few months ago, I attended a wonderful Centering Prayer workshop at St. Gertrude's Monastery in Cottonwood, Idaho.
Centering Prayer is a Christian contemplative meditation practice leading to internal silence as a means of communing with God. It has been popularized recently by Catholic and Episcopal clerics, primarily the Rev. Thomas Keating and Cynthia Bourgeault.
Centering Prayer requires our intention to be in a loving relationship with Spirit and our commitment to effortlessly surrender our thoughts and emotions in order to simply rest in God. It allows us to release our ordinary awareness of living in this world. In fact, it goes beyond even spiritual awareness, deeper, to the level of the Higher or True Self as a child of God, and finally, even deeper into Oneness with Divine Presence. Centering Prayer is an attitude of the heart - of love, trust and faith. It is a form of prayer that has been practiced by Christian monastics for more than 16 centuries.
The biblical foundation of Centering Prayer is found in two scriptural passages: Psalm 46:6 "Be still and know that I am God." And from the Sermon on the Mount, Matthew 6:6 "... But when you pray, go to your inner room, close the door and pray to your Father in secret. And your Father, who sees in secret, will reward you." It is a very intimate form of prayer in which we simply rest in God, beyond words, in pure communion. It is a pure gift, opening us to God's presence beyond thoughts, words and emotions. It's a relationship between a human person whose potential is limitless and the infinite God.
As with all forms of prayer and meditation, the major hindrance to an experience of silence is thoughts - "mind chatter," "monkey mind," etc. A major premise for Centering Prayer is that thoughts are inevitable. They're what the brain does. We cannot silence the functioning of the brain, but we can and must find a way to detach from these thoughts. The problem is not thinking, but becoming caught up in it. If we can learn to simply watch thoughts float by as boats down a river, without becoming involved in them, eventually our attention will slip away from them and we can simply exist in silent communion with God. However, often, once we realize and think we're not engaging thoughts, we often pop right back up to surface awareness and follow the boats of thoughts again. What we need is something that can bring us back to centering deep within the silence, barely aware of the thoughts floating along on the surface of our consciousness. That something is called a Sacred Word. As soon as we realize that we have engaged in a thought, we begin to repeat the sacred word which allows our thoughts to fade away, to be released as our attention is refocused on the Divine. This is something we allow, not something we do. Examples of sacred words can be: Father, Spirit, Love, Peace, Listen, Faith, or Trust. The word can also be completely neutral like Yes or No or a sound like shhhh, or we can simply follow our breath. The word is sacred not because of its intrinsic meaning, but because of the meaning we give it as the expression of our intent and consent.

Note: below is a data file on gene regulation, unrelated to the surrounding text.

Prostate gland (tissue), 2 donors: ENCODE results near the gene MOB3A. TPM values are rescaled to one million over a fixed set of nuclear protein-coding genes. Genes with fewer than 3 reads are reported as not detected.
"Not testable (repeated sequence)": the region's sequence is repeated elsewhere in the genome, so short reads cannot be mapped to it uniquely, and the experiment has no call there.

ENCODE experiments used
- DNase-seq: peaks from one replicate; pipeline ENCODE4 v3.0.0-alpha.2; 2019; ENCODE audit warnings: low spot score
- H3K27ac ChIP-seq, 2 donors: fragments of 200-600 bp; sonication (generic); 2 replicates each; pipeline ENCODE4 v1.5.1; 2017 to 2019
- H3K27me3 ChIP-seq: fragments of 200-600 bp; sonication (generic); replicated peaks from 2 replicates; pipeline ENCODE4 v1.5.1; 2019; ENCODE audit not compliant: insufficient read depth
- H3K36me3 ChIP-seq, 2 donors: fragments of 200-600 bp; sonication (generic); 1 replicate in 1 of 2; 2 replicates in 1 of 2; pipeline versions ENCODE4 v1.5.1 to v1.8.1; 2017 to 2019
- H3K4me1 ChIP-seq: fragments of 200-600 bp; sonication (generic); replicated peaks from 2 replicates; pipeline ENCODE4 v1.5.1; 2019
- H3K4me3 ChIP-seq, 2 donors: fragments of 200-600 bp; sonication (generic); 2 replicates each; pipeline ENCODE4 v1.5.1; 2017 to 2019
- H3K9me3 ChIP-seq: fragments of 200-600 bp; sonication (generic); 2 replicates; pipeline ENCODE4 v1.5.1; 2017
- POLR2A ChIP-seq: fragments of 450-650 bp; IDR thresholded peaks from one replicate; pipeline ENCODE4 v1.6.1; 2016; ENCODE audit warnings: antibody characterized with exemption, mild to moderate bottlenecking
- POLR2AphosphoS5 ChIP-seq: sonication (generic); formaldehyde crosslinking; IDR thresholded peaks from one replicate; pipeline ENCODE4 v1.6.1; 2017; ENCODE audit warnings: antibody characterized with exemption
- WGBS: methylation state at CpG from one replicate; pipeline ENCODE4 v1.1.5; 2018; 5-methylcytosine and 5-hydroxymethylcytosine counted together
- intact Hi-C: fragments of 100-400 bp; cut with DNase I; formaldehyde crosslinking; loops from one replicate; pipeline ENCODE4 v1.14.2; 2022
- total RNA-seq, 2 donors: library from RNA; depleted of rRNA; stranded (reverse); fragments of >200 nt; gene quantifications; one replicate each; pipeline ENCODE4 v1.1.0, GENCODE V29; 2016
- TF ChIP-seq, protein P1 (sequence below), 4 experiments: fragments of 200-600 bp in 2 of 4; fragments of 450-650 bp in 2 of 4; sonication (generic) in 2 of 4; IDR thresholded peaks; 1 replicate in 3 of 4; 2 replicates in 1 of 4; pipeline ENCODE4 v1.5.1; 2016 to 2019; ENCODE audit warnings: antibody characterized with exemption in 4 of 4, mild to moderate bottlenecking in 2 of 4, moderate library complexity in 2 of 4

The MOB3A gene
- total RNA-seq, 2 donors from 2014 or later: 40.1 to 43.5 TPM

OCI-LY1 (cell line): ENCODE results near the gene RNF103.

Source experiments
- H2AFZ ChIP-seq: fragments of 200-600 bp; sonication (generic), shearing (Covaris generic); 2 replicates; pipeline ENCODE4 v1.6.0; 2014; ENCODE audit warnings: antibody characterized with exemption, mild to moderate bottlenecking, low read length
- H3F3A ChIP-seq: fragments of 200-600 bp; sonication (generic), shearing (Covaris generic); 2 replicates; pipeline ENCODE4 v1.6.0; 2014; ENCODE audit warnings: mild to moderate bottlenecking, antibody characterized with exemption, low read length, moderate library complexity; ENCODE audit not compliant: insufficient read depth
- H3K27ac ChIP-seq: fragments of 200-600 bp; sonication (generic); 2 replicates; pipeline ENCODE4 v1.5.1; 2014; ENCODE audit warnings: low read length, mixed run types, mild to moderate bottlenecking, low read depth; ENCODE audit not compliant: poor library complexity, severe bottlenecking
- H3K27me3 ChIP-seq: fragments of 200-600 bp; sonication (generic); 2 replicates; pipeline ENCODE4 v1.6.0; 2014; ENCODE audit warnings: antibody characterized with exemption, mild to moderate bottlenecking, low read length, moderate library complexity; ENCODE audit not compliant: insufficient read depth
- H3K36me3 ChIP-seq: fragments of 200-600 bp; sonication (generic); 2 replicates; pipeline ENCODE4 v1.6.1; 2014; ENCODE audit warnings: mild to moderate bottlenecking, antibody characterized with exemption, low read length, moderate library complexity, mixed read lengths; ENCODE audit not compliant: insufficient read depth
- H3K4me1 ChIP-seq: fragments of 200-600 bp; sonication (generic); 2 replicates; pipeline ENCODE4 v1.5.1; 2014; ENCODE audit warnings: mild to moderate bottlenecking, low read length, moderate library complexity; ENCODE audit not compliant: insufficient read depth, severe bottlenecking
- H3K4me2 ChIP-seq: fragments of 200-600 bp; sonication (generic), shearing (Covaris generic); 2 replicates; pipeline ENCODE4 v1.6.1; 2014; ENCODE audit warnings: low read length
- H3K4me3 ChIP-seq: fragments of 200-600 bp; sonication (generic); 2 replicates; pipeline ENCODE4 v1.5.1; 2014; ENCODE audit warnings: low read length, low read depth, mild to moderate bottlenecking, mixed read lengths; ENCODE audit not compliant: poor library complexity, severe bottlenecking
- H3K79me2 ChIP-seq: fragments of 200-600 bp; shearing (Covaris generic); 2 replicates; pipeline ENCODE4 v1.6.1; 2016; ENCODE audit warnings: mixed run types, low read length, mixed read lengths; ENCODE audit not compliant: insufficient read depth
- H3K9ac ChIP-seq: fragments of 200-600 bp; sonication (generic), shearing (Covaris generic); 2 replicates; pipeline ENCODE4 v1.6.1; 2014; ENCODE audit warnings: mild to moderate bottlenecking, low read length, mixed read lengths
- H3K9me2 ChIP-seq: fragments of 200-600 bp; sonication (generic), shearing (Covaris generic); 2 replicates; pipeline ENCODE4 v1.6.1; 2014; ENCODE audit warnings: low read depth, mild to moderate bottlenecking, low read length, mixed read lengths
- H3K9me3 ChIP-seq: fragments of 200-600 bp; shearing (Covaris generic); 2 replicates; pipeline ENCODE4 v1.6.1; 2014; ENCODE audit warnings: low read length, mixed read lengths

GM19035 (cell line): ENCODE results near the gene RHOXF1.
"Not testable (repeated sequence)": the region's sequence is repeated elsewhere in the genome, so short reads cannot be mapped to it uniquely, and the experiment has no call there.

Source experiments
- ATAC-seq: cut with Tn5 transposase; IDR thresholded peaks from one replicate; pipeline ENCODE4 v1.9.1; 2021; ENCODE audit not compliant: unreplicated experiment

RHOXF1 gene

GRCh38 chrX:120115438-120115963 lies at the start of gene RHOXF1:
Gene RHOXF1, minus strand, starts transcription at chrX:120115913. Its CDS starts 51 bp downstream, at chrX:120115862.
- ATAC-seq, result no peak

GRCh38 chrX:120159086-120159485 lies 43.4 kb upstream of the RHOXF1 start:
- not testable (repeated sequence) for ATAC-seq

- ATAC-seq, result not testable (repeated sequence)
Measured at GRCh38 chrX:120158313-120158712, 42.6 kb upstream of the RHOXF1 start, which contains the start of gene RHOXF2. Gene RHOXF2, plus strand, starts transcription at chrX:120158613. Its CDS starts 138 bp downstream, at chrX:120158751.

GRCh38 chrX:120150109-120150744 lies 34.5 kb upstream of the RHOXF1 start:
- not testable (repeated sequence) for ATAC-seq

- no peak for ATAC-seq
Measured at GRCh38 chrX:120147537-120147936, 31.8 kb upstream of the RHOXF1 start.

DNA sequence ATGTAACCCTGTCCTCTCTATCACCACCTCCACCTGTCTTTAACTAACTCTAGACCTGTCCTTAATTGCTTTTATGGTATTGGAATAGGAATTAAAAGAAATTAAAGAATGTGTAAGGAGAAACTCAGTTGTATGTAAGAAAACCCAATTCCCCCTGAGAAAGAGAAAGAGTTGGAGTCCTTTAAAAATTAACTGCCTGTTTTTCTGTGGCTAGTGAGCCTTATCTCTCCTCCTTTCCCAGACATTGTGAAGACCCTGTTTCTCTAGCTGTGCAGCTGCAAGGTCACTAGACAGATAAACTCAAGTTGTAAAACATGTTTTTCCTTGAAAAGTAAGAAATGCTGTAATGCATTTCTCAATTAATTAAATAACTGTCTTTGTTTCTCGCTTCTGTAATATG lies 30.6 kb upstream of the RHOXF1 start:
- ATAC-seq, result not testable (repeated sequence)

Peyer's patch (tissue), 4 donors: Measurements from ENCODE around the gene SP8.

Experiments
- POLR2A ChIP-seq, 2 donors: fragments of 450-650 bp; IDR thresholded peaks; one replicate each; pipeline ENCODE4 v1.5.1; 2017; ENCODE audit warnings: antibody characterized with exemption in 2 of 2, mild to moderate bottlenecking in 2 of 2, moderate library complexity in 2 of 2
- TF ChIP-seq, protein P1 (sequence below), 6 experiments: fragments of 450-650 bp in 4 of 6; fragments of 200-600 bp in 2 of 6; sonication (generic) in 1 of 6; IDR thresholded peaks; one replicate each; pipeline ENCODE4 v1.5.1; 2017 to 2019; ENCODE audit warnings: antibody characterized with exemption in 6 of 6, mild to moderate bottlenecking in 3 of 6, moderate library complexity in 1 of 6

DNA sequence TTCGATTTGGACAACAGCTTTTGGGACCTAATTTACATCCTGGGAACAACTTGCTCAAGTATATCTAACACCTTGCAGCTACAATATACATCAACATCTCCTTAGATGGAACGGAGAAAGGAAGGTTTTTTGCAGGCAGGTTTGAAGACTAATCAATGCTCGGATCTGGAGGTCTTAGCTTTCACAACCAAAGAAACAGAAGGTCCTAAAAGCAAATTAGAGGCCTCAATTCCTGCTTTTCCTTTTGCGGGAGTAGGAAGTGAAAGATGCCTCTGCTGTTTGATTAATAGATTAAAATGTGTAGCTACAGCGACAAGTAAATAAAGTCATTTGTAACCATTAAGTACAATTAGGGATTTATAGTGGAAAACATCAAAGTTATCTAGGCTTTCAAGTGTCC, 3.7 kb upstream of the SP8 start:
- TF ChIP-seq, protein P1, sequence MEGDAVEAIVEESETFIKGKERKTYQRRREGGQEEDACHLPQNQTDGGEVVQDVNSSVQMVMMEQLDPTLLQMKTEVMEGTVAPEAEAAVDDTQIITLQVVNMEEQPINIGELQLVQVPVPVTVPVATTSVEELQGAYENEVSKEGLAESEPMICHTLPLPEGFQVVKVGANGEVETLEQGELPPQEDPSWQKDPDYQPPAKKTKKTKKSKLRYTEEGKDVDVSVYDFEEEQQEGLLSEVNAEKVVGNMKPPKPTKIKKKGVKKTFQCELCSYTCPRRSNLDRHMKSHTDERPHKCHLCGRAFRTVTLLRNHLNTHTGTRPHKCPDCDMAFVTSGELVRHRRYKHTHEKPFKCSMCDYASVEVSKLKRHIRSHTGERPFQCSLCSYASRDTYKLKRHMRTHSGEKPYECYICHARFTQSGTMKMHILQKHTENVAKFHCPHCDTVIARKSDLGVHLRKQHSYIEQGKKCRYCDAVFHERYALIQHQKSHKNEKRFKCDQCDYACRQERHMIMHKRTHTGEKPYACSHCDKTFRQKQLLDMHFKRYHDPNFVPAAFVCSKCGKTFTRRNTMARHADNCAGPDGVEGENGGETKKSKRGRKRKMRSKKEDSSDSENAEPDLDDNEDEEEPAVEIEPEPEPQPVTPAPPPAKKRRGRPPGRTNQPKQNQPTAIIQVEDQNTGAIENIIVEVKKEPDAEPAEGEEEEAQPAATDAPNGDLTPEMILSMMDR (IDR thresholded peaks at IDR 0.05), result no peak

In this form of prayer we should avoid analyzing our experiences and hold no expectations for their outcomes. No control - God is in control here, we just show up. The effects of Centering Prayer may not be understood at the time, but it may be later when we interact with others that the benefits may become apparent. The ego world develops "cracks" and the spiritual world, the realm of the True Self, the world of the Divine, slowly but surely begins to shine through our lives and our minds.
The Rev. Dr. Joy Kachel is the Spiritual Leader at Unity Church of Peace. She offers Centering Prayer meditation sessions weekly on Fridays at noon. The meditation is from 12:15 to 12:35 p.m. to allow people to come on their lunch hour. There is also Meditation for Inner Harmony on Tuesday evenings from 7 to 8 p.m. This offers a variety of meditation forms: guided, silent, walking and sound. Call 509-520-1915 for more information.